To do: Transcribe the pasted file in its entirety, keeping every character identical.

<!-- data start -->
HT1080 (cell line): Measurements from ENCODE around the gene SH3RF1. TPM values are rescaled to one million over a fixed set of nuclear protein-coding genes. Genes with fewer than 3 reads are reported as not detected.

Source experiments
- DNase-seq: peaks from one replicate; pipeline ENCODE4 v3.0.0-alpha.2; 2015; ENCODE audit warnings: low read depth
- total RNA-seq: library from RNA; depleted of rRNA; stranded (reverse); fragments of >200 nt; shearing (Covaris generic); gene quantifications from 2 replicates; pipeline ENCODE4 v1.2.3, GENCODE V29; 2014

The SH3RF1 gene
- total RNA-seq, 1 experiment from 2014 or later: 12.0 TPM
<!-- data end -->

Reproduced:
HT1080 (cell line): Measurements from ENCODE around the gene SH3RF1. TPM values are rescaled to one million over a fixed set of nuclear protein-coding genes. Genes with fewer than 3 reads are reported as not detected.

Source experiments
- DNase-seq: peaks from one replicate; pipeline ENCODE4 v3.0.0-alpha.2; 2015; ENCODE audit warnings: low read depth
- total RNA-seq: library from RNA; depleted of rRNA; stranded (reverse); fragments of >200 nt; shearing (Covaris generic); gene quantifications from 2 replicates; pipeline ENCODE4 v1.2.3, GENCODE V29; 2014

The SH3RF1 gene
- total RNA-seq, 1 experiment from 2014 or later: 12.0 TPM